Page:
Tropical planted forests have demonstrated that tree plantations can have variable growth and water use patterns in response to drought. Yet research on how specific species will perform during a drought and whether this response can be mediated through forest management is still poorly understood. However, this information is vital as planted forests become more common throughout the tropics, where more extreme droughts are forecasted. We took advantage of a historic El Niño driven drought in 2015-2016 in central Panama to test how native species and a non-native species responded to reduced rainfall (60% less precipitation than average). We installed 96 trees with sap flow sensors that measured continuously for 2.5 years. We also measured meteorological data during the same period (vapor pressure deficit [VPD], temperature, relative humidity, precipitation) as well as the growth of the planted trees, to better understand what factors contributed most to changes in tree water use. In the non-native (Tectona grandis) plantation, we also conducted a thinning experiment, thinning half of the plots by 50% to see if thinning may mitigate the effects of drought. While one of the native species (Dalbergia retusa) we studied maintained daily transpiration before and during the drought, another native species (Terminalia amazonia) and non-native species T. grandis showed decreases in daily transpiration during the drought, but significantly higher daily transpiration rates than D. retusa. Additionally, we found that thinning had short-term effects on plant water use and growth, with initial increases in water use in thinned stands (versus unthinned stands) during the drought, but that once the drought ended, water use returned back to similar rates as the unthinned treatment. Notably, we found that each species had a unique temperature and VPD threshold, where the sap flow began to decline. While VPD generally led to increases in sap flow, this declined for D. retusa at 32°C and >34°C and 28°C for T. amazonia and T. grandis, respectively. Our results find that D. retusa is particularly water-use efficient compared to the other two species and may be an important reforestation species because of this trait. Notably, we also found differential temperature thresholds, where at high VPDs, sap flow began to decline. Of all three species, T. grandis had the lowest temperature threshold, which could pose a problem in future climate scenarios, where temperatures are expected to increase. Our results have important implications for reforestation efforts, where accurate tree species selection is critical.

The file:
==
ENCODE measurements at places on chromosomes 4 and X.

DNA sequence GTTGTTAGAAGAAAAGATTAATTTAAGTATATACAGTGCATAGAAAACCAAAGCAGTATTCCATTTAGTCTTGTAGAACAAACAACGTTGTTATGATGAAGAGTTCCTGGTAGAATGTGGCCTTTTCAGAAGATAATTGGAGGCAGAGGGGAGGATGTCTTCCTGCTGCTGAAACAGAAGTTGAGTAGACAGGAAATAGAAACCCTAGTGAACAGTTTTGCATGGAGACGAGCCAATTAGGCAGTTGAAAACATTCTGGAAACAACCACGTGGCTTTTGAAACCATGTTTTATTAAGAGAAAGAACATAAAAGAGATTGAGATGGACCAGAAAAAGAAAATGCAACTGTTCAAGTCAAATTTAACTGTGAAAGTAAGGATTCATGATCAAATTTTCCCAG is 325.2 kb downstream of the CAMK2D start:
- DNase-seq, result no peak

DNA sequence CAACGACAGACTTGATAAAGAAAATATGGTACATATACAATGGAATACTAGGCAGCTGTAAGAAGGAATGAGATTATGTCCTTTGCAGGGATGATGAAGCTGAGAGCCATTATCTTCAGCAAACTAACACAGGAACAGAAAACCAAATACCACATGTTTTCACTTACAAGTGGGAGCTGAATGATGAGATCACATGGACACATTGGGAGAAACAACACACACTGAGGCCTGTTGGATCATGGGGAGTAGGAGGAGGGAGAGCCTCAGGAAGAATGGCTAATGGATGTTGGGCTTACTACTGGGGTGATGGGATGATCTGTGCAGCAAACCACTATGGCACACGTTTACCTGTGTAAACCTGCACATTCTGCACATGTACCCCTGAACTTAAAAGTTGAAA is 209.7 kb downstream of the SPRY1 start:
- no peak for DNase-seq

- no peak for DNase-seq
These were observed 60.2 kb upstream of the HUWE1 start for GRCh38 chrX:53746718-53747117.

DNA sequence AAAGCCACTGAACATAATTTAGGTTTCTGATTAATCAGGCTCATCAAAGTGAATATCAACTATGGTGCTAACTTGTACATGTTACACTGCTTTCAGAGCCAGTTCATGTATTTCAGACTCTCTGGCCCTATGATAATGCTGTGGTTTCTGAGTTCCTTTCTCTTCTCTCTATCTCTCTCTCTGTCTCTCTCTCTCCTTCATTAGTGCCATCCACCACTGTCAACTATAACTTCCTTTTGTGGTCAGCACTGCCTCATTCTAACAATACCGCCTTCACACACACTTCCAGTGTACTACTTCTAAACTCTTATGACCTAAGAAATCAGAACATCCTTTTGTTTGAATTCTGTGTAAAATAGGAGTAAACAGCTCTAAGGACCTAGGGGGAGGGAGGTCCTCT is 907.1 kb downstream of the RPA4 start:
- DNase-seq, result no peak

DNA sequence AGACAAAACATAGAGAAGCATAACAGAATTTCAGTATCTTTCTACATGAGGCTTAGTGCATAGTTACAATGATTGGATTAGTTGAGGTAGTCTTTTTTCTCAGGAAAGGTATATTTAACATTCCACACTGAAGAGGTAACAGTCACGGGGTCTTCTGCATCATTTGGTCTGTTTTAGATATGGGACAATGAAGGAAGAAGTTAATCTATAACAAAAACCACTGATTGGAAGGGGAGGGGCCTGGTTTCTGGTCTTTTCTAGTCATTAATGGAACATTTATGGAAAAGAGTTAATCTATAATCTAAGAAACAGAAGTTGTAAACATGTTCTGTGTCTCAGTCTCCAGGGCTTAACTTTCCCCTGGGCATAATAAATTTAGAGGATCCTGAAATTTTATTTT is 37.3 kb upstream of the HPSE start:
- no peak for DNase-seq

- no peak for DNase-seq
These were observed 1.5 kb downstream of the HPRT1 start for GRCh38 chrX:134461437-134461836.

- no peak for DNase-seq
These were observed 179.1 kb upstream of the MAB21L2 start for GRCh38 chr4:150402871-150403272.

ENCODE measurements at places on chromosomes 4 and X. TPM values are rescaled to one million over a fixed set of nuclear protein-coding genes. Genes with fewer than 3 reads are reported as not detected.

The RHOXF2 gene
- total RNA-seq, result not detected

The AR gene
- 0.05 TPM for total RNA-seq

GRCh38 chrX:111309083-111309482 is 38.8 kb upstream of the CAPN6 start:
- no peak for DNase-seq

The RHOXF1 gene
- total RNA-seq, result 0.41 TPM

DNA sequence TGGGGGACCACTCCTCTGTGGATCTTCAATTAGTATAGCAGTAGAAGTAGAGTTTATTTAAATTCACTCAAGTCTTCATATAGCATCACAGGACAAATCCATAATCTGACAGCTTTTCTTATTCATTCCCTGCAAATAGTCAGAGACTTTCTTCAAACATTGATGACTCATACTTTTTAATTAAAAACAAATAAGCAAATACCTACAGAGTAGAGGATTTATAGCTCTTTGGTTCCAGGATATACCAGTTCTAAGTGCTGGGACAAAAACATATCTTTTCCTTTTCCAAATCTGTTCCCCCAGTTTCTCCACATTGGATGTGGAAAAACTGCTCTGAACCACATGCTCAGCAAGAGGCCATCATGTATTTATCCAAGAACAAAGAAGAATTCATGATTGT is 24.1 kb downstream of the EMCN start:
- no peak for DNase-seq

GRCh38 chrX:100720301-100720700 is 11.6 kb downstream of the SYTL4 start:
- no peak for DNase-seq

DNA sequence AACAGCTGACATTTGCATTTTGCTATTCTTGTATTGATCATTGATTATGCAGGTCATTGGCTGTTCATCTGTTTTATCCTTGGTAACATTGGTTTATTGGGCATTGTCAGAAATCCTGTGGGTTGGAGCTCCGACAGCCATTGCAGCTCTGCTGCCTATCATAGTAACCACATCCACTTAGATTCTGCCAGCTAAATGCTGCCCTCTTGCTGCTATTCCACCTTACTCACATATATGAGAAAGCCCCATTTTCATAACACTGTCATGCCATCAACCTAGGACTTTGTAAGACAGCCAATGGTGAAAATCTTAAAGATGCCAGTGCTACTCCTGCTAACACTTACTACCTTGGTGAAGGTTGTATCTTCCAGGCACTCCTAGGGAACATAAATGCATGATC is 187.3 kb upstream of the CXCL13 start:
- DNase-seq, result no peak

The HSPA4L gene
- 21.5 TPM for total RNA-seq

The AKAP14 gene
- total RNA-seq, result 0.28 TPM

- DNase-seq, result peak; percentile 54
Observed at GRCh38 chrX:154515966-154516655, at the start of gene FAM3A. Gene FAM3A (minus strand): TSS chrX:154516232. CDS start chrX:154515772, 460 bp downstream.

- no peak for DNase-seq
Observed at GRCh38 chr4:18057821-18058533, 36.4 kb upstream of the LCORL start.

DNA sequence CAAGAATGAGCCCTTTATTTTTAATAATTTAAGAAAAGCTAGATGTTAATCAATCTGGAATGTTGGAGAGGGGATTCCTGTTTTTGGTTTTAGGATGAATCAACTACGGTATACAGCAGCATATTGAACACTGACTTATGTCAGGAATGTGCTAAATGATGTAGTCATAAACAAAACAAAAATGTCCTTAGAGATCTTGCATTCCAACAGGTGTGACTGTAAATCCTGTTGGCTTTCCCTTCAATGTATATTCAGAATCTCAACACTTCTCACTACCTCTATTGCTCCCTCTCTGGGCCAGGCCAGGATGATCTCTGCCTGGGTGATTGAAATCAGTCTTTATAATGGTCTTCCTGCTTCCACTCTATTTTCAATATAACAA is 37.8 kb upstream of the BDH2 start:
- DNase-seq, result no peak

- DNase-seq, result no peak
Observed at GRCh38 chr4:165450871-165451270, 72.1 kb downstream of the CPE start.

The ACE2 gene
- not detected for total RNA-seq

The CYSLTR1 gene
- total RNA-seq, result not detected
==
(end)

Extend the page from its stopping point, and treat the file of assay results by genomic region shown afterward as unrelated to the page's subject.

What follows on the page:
Agua Salud, complementarity, drought, planted forests, productivity, sap flow, transpiration